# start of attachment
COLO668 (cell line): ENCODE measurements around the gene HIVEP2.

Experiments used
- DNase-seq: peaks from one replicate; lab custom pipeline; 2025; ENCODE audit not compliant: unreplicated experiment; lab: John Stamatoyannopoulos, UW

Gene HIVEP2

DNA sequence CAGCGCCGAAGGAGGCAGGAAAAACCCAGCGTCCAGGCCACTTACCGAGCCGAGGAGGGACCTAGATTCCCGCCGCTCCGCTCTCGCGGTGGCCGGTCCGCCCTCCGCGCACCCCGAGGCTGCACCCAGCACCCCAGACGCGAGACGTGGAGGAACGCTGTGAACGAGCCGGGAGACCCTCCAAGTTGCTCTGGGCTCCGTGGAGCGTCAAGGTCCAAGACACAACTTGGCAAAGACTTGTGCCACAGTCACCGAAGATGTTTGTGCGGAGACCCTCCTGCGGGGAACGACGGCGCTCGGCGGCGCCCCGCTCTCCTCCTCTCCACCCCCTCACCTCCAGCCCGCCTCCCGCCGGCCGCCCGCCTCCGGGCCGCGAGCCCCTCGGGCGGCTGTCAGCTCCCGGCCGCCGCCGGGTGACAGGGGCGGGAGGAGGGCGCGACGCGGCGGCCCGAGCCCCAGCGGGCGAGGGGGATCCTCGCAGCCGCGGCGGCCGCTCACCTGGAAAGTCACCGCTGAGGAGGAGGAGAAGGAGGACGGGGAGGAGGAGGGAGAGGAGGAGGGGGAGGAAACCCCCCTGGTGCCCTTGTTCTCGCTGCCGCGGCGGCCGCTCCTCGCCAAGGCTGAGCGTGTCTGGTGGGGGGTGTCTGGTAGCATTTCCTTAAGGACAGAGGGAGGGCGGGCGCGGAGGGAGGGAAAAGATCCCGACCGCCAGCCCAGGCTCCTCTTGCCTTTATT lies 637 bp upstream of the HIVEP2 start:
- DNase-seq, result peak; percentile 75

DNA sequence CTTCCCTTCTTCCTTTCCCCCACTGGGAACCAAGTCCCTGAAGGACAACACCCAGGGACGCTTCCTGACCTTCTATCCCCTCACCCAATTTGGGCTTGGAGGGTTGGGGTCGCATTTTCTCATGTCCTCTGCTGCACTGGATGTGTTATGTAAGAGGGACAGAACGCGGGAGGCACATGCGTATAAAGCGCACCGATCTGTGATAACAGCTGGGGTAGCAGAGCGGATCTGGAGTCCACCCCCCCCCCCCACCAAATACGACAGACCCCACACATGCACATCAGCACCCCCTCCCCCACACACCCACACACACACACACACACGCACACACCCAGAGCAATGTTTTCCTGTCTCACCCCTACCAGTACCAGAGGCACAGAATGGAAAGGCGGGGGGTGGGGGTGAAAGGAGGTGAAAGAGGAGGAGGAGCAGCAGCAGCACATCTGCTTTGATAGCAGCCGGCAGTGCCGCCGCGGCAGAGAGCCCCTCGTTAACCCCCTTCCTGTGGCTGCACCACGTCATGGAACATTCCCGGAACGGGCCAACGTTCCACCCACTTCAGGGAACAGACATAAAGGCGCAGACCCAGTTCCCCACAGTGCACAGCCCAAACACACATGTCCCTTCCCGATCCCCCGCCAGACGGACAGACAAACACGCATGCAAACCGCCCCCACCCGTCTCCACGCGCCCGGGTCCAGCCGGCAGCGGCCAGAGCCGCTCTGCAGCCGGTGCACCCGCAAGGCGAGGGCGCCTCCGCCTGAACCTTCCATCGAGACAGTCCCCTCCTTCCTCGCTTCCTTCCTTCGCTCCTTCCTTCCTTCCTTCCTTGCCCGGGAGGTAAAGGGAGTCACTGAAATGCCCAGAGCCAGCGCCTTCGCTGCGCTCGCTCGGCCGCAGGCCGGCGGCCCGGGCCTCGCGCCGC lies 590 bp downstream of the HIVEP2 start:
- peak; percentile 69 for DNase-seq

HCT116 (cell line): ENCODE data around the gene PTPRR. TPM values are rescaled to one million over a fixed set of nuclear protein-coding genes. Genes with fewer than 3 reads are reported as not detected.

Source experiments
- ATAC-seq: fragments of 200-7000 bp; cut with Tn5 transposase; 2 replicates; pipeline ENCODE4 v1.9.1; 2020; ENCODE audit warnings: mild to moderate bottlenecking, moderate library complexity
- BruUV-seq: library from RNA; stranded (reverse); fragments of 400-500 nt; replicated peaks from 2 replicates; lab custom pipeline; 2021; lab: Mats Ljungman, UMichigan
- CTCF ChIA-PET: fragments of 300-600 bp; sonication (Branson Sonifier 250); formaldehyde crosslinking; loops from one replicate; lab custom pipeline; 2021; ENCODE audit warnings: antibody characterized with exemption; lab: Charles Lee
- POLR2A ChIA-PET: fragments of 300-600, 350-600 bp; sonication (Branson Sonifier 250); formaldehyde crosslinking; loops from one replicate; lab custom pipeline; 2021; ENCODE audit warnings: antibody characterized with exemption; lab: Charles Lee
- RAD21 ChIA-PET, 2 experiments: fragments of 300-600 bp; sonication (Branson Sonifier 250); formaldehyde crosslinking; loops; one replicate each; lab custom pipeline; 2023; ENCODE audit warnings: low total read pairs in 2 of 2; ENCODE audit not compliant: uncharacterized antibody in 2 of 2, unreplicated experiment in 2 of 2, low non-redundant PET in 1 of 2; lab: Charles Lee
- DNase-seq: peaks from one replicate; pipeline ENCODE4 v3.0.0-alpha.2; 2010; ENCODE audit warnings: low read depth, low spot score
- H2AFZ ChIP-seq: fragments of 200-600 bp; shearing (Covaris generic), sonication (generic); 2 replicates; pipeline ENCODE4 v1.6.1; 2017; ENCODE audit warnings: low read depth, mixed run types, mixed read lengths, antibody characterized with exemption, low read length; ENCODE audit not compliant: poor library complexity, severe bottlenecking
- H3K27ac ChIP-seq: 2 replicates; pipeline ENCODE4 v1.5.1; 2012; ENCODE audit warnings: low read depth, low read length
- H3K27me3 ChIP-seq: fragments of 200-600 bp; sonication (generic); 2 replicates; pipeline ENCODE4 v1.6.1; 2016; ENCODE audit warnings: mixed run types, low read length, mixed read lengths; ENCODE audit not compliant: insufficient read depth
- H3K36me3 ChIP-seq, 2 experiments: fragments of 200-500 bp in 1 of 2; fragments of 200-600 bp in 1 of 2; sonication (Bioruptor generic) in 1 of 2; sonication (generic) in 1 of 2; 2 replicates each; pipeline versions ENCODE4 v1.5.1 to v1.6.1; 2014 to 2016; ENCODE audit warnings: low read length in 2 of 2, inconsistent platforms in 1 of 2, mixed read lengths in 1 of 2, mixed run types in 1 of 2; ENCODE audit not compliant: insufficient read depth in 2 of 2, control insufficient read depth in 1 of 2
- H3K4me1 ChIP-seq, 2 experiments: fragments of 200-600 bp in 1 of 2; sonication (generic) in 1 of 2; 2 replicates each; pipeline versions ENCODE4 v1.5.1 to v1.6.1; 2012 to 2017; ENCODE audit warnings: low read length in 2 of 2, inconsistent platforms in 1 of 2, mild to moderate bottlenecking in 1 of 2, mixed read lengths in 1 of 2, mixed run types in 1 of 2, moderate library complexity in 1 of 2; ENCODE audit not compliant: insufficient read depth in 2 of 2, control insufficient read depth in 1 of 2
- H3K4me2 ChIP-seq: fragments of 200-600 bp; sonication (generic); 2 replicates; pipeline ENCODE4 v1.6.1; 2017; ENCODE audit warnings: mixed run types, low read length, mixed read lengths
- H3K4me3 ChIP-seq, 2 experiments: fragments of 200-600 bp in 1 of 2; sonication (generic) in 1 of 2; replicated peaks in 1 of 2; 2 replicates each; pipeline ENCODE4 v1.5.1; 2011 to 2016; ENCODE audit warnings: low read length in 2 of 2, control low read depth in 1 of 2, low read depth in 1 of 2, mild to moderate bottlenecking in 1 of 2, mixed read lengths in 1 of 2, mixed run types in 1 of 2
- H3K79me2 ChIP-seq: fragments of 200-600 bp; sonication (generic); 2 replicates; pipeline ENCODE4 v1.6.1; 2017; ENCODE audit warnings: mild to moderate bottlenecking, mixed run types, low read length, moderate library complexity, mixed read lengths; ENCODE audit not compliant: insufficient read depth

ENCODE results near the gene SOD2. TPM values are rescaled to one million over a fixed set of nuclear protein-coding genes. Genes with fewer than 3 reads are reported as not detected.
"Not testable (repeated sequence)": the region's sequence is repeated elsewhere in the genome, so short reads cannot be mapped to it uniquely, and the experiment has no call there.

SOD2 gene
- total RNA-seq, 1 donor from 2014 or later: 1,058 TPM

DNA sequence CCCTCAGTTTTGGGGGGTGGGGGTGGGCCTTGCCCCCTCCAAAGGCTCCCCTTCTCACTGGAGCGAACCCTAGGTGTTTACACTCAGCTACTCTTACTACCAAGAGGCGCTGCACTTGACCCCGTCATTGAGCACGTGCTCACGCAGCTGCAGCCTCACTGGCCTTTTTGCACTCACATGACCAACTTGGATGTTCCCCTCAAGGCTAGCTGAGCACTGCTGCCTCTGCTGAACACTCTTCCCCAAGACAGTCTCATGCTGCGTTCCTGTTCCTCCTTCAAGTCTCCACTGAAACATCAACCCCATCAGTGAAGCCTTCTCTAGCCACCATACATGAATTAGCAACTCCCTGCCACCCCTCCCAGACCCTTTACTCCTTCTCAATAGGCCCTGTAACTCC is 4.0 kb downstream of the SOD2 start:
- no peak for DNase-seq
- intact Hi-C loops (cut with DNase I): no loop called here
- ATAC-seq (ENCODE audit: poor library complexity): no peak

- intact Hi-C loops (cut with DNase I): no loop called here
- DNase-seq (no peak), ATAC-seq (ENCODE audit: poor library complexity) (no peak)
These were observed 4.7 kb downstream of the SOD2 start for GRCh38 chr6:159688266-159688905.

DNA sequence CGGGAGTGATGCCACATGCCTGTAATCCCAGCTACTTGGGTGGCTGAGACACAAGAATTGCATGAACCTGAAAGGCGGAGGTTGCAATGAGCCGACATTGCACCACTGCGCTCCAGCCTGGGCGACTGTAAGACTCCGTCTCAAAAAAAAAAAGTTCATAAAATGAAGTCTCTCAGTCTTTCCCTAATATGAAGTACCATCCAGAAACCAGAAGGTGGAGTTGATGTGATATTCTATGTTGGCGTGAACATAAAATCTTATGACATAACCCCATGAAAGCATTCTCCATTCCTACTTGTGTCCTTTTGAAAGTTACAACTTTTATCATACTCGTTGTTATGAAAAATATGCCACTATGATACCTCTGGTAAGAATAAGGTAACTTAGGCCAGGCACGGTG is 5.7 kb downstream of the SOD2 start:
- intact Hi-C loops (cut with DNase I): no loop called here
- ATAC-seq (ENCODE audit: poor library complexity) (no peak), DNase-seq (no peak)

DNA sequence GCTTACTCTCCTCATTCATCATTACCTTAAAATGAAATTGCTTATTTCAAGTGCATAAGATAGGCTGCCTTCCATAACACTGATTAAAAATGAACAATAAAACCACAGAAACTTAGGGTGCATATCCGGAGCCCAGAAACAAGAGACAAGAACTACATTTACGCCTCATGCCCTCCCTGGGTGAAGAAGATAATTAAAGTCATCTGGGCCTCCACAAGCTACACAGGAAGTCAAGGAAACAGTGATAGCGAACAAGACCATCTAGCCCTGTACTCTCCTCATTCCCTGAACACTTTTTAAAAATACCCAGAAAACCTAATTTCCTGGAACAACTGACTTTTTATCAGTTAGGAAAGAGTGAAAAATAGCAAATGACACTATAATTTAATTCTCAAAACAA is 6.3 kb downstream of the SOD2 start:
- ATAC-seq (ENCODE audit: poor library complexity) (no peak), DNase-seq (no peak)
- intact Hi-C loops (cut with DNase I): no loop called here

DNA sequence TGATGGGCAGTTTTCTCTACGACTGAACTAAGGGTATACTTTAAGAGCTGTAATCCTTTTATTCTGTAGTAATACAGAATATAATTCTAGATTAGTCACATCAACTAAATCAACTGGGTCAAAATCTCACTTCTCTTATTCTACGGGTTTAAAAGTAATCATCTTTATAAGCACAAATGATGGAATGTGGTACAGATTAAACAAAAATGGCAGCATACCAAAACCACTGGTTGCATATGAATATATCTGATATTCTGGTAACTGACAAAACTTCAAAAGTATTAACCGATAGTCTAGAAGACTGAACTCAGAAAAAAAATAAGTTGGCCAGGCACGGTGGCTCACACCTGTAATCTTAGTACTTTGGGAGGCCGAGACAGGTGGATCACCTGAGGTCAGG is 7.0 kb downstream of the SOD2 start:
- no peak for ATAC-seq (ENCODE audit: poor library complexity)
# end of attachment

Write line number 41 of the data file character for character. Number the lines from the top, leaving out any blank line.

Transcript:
- intact Hi-C loops (cut with DNase I): no loop called here